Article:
“I’m starting a new job, and it looks like telecommuting will be an option for me after I log a few months in the office. Working from home sounds like fun, but I know I’m going to be tempted to slack off. How can I get myself in gear?” – Julian from St. Louis, MO
You’re not the only one with telecommuting on your mind!
Yahoo’s new CEO Marissa Mayer recently made headlines when she axed the company’s telecommuting program in a move to foster more collaboration and communication between colleagues. The decision has sparked a national conversation around the benefits – and challenges – of telework.
According to the latest statistics from the Telework Research Network, 3.15 million people consider home to be their primary place of work, with an additional 16 million employees working at least one day per month from home. Some companies have reported productivity increases of 35-45 percent in employees who telecommute.
- Make clear delineations between work time and personal time. When you don’t have to arrive at and leave from a physical office, it can be tempting to let traditional work hours bleed into the mornings and evenings. Set a schedule to let your colleagues know the hours they can — and can’t — expect to reach you by phone or email.
- Honor that schedule. Once you set that schedule, stick to it! Your employer expects your productivity level to match or exceed that of employees working in the office – something that’s hard to do if you’re taking multiple television breaks or running errands during work hours. If you have to divert your attention from work tasks, schedule the same kinds of breaks you’d have in the office – a lunch hour and one or two breaks during the day – and complete these tasks then.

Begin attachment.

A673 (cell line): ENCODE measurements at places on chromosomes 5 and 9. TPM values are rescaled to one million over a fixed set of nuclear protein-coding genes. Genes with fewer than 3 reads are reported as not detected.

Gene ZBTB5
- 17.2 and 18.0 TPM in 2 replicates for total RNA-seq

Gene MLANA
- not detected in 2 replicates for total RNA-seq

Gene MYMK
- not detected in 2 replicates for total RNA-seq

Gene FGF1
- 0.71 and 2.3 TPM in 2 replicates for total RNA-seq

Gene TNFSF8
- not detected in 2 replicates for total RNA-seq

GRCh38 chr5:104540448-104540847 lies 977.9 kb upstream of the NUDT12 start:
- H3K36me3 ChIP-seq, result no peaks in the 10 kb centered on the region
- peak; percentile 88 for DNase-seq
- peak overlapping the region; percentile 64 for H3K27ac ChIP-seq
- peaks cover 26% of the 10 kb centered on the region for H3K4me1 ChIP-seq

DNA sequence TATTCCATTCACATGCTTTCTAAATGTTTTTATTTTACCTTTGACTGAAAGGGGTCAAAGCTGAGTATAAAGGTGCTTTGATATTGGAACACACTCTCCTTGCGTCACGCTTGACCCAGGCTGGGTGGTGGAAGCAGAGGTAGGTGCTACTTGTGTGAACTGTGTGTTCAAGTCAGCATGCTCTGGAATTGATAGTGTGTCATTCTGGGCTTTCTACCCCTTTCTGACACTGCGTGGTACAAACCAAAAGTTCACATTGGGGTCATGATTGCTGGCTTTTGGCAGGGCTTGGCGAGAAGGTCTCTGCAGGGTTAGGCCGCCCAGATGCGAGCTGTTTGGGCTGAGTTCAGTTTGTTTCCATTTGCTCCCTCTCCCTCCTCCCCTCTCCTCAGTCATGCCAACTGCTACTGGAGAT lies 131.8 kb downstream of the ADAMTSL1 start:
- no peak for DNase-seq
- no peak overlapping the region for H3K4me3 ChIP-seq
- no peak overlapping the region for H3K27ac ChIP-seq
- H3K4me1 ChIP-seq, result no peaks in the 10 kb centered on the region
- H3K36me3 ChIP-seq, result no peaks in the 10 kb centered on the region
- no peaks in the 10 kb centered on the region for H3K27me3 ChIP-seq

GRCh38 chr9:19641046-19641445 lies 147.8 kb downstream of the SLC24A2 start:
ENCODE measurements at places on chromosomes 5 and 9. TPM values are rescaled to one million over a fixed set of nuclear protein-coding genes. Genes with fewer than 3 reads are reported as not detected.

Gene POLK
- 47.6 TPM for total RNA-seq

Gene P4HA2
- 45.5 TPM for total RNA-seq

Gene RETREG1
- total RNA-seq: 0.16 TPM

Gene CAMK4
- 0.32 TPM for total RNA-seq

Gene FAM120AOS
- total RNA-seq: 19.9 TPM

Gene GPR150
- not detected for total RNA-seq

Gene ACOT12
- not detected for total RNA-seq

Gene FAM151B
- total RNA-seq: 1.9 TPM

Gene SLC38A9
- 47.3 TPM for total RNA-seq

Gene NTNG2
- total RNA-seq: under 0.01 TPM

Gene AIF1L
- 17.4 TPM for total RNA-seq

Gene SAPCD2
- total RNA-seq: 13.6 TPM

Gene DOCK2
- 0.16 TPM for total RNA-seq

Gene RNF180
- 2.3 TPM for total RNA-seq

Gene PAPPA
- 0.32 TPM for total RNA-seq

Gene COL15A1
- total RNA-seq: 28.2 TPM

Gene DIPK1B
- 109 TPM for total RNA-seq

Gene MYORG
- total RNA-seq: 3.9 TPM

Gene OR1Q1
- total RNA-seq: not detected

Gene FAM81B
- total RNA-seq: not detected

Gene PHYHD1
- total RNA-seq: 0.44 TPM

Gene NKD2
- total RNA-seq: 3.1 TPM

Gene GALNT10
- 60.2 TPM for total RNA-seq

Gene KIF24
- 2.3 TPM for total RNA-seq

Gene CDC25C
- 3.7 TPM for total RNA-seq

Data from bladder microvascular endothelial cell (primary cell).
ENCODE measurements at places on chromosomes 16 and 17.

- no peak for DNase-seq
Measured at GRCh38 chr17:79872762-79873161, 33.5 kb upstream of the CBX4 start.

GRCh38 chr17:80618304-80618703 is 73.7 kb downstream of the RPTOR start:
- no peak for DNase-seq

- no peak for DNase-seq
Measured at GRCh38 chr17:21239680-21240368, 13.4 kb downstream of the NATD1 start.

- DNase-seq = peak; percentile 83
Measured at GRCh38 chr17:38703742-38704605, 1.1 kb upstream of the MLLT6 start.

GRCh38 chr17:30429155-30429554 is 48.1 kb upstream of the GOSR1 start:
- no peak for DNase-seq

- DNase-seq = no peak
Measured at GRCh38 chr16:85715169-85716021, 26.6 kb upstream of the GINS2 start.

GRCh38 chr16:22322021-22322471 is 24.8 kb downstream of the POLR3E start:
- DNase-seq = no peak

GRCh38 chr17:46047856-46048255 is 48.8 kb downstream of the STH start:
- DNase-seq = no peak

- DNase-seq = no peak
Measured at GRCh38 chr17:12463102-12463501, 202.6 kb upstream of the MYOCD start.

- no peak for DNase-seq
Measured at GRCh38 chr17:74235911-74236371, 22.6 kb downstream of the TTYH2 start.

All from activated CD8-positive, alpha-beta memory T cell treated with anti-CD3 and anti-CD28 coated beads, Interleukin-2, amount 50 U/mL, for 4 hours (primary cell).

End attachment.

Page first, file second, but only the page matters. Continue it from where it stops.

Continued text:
- Don’t work in your pajamas. While it might be tempting to roll out of bed and jump onto the computer, start your day strong by taking a shower, changing clothes and eating breakfast. Taking these steps will put you in the right mindset to start your day strong.
- Minimize distractions. If you have the real estate, establish an office space — preferably in a room with a door — to use during work hours. Ask any family members or roommates who are home during the day to respect your work schedule and keep interruptions to a minimum.
- Create — and report out on — a to-do list. One of the caveats of many telecommuting arrangements is that the individual must be able to demonstrate the work or progress they’ve made off-site. Demonstrate your accountability by setting a to-do list each day and coordinating with your boss to provide daily or weekly updates on what you’re accomplishing.
Telecommuting can be a great work benefit if you can manage it appropriately. I invite readers to share their other tips for working successfully from home in our comments section below.